Our Why

Many prospective thru-hikers are asked why?  Why do you want to hike for 5+ months?  What about your jobs?  How will you get food?  Do you need to hunt squirrels and forage for berries? Are you afraid of bears?  What do you do when it rains?  Did you read Bill Bryson’s “A walk in the woods”?


Here is a quote that can best sum up a response to these questions: “There is no moment more important, more perfect than right now.  Not in a week, not after your promotion, not after 30 years when you plan to retire and relax.  Right now!” – Eddie Pinero

We are debt free, no mortgage/lease, and nothing holding us back.  We are fortunate to be in good health and have maintained an active lifestyle. Why not now?

We were both employed in roles that we enjoyed and at companies we liked.  Leaving our jobs was the toughest part of our decision-making process but we felt strongly enough to take this risk.

The AT walks through the backyard of the Appalachian Mountains.  Town is never far away and we’ll be able to resupply every 3 – 5 days except for the 100 mile wilderness where we will carry about 10 days of food.

We are very respectful of nature including all of the animals – but no, we are not afraid of bears.

Yes, we have read “A walk in the woods” and unfortunately, we saw the movie too.


Eric thru-hiked the AT northbound in 2011 and always knew he would hike it again.   Hayley has been interested in a thru-hike for several years.  Together, we have accomplished multiple 100+ mile hikes in the Berkshires, Vermont, and Maine, along with other long-distance hikes in the White Mountains, Shenandoah National Park, Pisgah National Forest, and the Great Smoky Mountains.

The time is now.  We are looking forward to the adventure and the challenge.  Getting away from technology, commuting into the city, and just simply enjoying time in nature.  The past two years have certainly been challenging for everyone.  Eric worked in Higher Education and often told his students “Time away is a good thing.  This allows you to focus on yourself, health, and well-being”.  We have been discussing the possibility of thru-hiking the AT together for several years and now this dream is becoming a reality.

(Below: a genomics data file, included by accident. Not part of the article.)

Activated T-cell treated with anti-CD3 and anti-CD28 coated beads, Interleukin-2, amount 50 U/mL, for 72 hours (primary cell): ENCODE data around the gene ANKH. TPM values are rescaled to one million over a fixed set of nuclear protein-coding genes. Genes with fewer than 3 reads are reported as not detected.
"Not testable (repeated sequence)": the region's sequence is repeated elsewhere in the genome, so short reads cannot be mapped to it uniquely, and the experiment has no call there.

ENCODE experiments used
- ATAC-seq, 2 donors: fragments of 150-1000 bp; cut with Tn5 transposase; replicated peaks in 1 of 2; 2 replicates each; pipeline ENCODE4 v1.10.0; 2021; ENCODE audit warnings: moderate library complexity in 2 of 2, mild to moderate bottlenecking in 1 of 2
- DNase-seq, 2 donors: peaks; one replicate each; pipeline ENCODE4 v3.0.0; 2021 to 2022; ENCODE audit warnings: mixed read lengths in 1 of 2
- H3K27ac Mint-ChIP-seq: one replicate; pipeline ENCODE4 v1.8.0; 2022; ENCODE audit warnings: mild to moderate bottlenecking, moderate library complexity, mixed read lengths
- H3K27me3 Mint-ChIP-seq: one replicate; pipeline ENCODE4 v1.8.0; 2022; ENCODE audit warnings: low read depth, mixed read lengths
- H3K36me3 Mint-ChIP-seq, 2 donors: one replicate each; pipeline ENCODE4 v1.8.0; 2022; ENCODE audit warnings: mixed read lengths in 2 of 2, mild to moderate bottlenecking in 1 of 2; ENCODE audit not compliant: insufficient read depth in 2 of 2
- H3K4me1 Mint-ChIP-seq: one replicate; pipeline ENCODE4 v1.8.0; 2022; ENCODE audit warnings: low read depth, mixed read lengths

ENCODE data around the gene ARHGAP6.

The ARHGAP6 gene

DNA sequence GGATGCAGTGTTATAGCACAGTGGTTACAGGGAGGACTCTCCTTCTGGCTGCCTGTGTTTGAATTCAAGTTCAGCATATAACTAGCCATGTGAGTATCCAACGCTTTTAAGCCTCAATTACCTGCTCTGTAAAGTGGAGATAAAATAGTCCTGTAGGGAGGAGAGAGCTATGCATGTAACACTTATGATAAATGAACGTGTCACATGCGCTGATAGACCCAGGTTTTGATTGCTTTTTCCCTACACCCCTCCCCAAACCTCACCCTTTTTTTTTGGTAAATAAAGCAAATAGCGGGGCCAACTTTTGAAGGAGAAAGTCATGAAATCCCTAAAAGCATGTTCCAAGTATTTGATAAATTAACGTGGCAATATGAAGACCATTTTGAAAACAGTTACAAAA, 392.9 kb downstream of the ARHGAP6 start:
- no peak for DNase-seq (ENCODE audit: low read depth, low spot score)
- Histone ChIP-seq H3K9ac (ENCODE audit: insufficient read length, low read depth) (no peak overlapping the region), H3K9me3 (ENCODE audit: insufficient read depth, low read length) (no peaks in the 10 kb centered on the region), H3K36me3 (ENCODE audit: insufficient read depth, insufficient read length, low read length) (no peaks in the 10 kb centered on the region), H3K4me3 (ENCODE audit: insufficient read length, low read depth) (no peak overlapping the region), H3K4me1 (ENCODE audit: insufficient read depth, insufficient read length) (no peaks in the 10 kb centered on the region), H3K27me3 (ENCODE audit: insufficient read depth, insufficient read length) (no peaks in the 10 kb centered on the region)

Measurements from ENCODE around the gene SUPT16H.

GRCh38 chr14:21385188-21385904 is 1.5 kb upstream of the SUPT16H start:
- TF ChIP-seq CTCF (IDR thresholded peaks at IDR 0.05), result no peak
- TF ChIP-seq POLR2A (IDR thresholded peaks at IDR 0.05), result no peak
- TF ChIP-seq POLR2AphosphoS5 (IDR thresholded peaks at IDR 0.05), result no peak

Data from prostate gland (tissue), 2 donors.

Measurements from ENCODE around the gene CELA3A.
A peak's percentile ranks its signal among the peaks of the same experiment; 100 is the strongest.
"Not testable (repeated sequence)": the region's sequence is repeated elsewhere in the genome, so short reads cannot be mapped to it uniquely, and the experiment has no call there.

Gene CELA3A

Why we chose SOBO.  A few factors came to making this decision but the biggest was timing.  We wanted to give our employers a sufficient amount of time to prepare for our departure and Hayley had some familial obligations at the beginning of June.  We also live in Massachusetts so getting to Baxter State Park is easier than starting in Georgia.  We are looking forward to the smaller number of SOBO hikers that will be on trail and anticipate we’ll be past the NOBO bubble in the Vermont.  The timing will align with peak foliage in mid-Atlantic and Virginia.  Eric is also curious to answer the question, what direction is better?  It is the same trail, just in reverse.  Geese fly south every year and have been doing so for millennia.  They must know something we don’t.

If you travel for a living and do it right, you can get so good at it that you never have a home.  Over the past 15 months we have lived in MA, NC, VA, NY, and RI while visiting CO, MD, VT, NH. We are now looking forward to exploring the 14 states on trail.

To summarize, we are hiking the trail for the adventure and the journey of self-discovery. We want to lose ourselves in the moment and leave behind the city life. While we could (and have at this point in our post) go on and on about why we want to attempt a thru-hike on the Appalachian trail, we don’t see the question as WHY but feel it’s more like WHY NOT.

“We have this mentality that the future is going to somehow mean more than the present.  If we suffer now or are unhappy now that we’ll save the best in life for some other time.”  – Eddie Pinero

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